USMLE® Step 1 style questions USMLE
A 14-week-old girl is brought to the pediatrician for a follow-up appointment. Her parents are concerned since their neighbor’s child recently became ill and developed asymmetric weakness of the lower extremities. The patient was born in Pakistan, and her birth history was uncomplicated. During the visit, the patient is given oral droplets to prevent infection against an RNA enterovirus. This pharmaceutical agent works via which of the following mechanisms of action?
In poliomyelitis, also called polio, “polio” refers to the poliovirus, which is an enterovirus that invades the intestines, “myel” refers to the spinal cord which is affected in the disease, and -itis refers to inflammation.
Former US president Franklin D. Roosevelt contracted polio when he was a baby, and it left him wheelchair-bound.
Broadly speaking, the nervous system consists of two parts.
The central nervous system consists of the brain and the spinal cord.
So the peripheral nervous system includes the nerves that fan out from the central nervous system to reach the skin, muscles, and organs.
If we draw a horizontal line through the spinal cord, the front half is the anterior or ventral half, and the back half is the posterior or dorsal half.
And the butterfly wings are sometimes referred to as horns; so we have two dorsal horns that contain cell bodies for sensory neurons and two ventral horns that contain cell bodies for motor neurons.
So for example, if you step on a lego in your living room, the sensation of discomfort is carried from the nerves in your foot, through the peripheral nervous system to reach the dorsal horn in the spinal cord.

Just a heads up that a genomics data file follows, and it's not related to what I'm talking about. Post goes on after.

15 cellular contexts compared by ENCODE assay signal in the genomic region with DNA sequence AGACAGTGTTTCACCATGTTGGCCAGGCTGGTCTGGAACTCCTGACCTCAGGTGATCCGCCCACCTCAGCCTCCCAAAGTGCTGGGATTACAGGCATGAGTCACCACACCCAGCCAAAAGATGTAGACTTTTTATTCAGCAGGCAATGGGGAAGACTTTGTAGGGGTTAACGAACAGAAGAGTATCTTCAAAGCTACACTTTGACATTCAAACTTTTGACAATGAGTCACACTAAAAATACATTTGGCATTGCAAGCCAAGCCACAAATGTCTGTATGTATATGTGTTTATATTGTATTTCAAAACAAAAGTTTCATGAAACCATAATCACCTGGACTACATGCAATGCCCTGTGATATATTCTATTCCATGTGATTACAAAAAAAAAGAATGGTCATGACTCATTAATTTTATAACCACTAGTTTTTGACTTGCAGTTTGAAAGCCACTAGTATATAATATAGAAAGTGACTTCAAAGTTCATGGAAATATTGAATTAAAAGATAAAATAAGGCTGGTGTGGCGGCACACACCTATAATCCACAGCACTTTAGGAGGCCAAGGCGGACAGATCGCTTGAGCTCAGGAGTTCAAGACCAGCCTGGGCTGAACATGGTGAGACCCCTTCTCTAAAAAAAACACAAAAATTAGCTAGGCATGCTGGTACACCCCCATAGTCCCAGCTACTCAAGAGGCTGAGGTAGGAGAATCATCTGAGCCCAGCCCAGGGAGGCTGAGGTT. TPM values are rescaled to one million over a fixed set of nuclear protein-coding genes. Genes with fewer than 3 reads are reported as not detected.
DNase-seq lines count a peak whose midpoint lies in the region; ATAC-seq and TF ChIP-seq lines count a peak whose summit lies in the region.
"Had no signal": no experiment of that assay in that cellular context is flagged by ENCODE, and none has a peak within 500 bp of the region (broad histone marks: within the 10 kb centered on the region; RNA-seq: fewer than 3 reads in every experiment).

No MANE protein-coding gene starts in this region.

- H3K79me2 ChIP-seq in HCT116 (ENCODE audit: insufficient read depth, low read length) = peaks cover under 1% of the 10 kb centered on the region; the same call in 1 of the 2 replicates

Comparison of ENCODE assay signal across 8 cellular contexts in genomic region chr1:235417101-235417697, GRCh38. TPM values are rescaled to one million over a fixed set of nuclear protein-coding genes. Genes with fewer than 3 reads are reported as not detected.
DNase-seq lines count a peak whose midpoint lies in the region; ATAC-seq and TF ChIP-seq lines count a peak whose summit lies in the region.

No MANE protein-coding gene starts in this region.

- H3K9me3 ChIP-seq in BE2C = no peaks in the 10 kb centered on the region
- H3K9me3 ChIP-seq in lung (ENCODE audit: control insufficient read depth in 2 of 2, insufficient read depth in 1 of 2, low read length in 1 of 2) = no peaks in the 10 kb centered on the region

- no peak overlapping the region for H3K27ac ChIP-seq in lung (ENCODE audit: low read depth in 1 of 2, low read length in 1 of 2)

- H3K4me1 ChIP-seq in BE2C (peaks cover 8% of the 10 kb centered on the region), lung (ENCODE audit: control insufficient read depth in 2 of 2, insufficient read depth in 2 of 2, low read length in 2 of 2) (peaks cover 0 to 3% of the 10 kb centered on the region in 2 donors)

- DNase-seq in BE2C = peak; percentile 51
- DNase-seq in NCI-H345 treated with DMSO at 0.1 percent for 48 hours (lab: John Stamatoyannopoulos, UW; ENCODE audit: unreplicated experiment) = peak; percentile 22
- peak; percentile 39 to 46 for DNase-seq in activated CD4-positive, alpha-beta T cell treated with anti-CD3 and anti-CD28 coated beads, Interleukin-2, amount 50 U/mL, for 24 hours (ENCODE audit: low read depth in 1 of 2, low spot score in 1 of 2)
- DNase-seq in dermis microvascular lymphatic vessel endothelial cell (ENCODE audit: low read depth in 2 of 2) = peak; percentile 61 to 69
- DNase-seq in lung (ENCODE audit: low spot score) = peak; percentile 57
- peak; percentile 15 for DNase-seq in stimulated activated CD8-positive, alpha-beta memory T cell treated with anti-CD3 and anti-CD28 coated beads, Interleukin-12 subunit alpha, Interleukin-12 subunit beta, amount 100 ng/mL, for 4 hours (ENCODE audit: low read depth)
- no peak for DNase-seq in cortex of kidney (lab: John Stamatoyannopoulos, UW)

It then travels up the spinal cord to the brain, letting you know that there’s tissue damage.
In response, your brain sends a message through the upper motor neurons, which are part of the cerebral cortex, and down the spinal cord to a lower motor neuron which is located in the anterior horn of the spinal cord.
From there, the signal finally gets delivered to the leg muscles and allows you to lift your foot.
In addition to sending signals from the brain, these lower motor neurons also release trophic or growth factors that promote muscle growth in the muscle that they innervate.
Polio mainly affects children under the age of 5 and it’s spread by fecal-oral transmission, which means that the virus usually enters the body through contaminated food and water that goes in the mouth.
It’s also transmitted when an infected person sneezes or coughs, which spreads thousands of virus-containing droplets into the local area.
The viral RNA uses the cell’s RNA polymerase enzyme to make copies of itself, and then the new RNA copies hijack the ribosomes that normally make proteins for the cell, and forces the ribosomes to make viral proteins instead.
The viral protein and RNA self-assemble into lots of new polioviruses, and within days, they cause the mucosal cell to lyse, releasing the newly formed viruses which make their way to nearby lymph nodes and eventually into the bloodstream.
As infected motor neurons die, the muscles of the trunk and limbs no longer receive signals from the brain or trophic factors which causes the muscles to start to atrophy and become weak.
Poliovirus is a single-stranded RNA virus, known to cause poliomyelitis. It is transmitted through fecal-oral transmission or by aerosol droplets, and then replicates in the small intestine and oropharynx before it spreads to the central nervous system and causes nerve injury. Symptoms include high fevers, intense muscle pain from spasms and weakness, loss of muscle reflexes, and eventually paralysis. Diagnosis is done by the detection of the poliovirus from a stool or throat, or by analysis of the cerebrospinal fluid. There is no cure for polio, but it can be prevented by polio vaccines.